It's a thought-provoking if relatively short and dark novel.
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3.0 out of 5 stars seal, 11 April 2014
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B. Kilby - See all my reviews
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not what I call a good read took a lot of getting inmto. But might give it another good when I have finished all my other books
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6 of 9 people found the following review helpful
4.0 out of 5 stars Love in a cold climate, 1 Mar. 2004
By A Customer
This review is from: The Seal Wife (Paperback)
Kathryn Harrison's style is poetic and contained - almost selfconsciously so, actually. But that is perhaps an unfair observation when the result is so haunting. It's like seeing a miniature world reflected in a shard of ice - hey, Kathryn seems to have inspired me to be lyrical as well! That can't be a bad thing.

The sleeve of the book talk about "sexual obsession", which sounds rather dark and menacing - but the story itself seemed to be about redemption and maybe even love. I suppose the enigmatic style means you can read it either way you want to. Isn't it quite satisfying when authors allow you to decide for yourself?
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3 of 7 people found the following review helpful
3.0 out of 5 stars A Missed Opportunity, 5 Oct. 2002
This review is from: The Seal Wife (Paperback)
A story of obsession, centring on Bigelow, a meteorologist working for the US Weather Bureau. Set in Anchorage, Alaska at the time of 1st World War, the book fails to maximise the setting or the times. I would have liked to be told more about Anchorage in the 1910s and how it was affected by the outbreak of the war. Instead the book is obsessed with obsession. Whilst the story keeps ticking over and the style is easy to read, this slow introspective story only really observes Bigelow and his obsession for the 'seal wife' - it makes little attempt to explain it. The end result is somewhat disappointing.
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5 of 11 people found the following review helpful
3.0 out of 5 stars Rather empty really...and a bit wierd, 23 Mar. 2003
This review is from: The Seal Wife (Paperback)
Michael falls in love with a local Inuit woman whilst working on a meteorological project in Alaska during the First World War.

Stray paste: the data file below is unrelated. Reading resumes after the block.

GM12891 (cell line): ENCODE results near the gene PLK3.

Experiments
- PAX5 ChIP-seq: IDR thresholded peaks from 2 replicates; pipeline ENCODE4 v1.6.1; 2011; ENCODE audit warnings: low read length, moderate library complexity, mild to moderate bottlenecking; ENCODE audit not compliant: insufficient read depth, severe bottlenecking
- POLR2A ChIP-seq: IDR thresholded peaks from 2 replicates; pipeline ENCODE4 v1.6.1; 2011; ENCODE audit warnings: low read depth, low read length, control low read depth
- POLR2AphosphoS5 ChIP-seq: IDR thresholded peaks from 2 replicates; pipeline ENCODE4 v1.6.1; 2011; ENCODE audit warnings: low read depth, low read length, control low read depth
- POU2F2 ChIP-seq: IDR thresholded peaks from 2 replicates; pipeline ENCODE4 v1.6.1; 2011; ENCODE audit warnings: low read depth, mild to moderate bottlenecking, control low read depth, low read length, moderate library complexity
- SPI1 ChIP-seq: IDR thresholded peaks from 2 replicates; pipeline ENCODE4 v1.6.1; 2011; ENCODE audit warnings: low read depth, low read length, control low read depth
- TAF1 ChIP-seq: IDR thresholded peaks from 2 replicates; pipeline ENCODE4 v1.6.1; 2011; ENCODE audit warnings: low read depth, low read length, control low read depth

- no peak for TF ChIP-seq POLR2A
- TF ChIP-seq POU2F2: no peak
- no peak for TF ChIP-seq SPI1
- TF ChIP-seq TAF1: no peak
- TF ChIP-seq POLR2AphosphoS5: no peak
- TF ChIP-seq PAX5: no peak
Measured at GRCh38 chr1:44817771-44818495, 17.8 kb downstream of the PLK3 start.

Or...Michael is merely sexually obsessed and is stalking a local Inuit woman whilst working on a meteorological project in Alaska during the First World War.
Why Kathryn Harrison chose to write such a collected narrative in the style of a 19th century pseudo erotic 'bodice ripper' I do not know. The conduct and emotional journey of her protagonist have the potential for a sincere and tender exploration of human depths, which Harrison fails to reach. Why? Perhaps her objective was to write from the male perspective and so to contain the wants of the realtionship within his own bodily and sexual confines. Indeed if this is the case then she succeeds. The clipped and tangible prose is remarkably masculine in essence and despite the language of sexual cliche the style is sporadically executed with an unmistakable tenderness and grace.
The scene with the kite and the painstaking genius it took for Michael to attempt it's first flight is a glorious moment, but unfortunately this level of inspirational imagery, passion and enchantment is not sustained in Harrison's prose.
This novel was nearly a pleasure, but the cold of the Alaskan landscape twinned with anti-social desires of an introverted and selfish lover is too much for the average sentimental soul.
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0 of 2 people found the following review helpful
3.0 out of 5 stars THE SEAL WIFE, 9 Nov. 2009
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A. RUSSELL (ENGLAND) - See all my reviews
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This review is from: The Seal Wife (Paperback)
i LOOKED FORWARD TO THIS BOOK AFTER READING REVIEWS, PERHAPS I EXPECTED TO MUCH AND I ENDED UP RATHER DISSAPOINTED WITH WHAT I FOUND TO BE A RATHER STRANGE STORY LINE.
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The Seal Wife
The Seal Wife by Kathryn Harrison (Paperback - 5 Aug. 2002)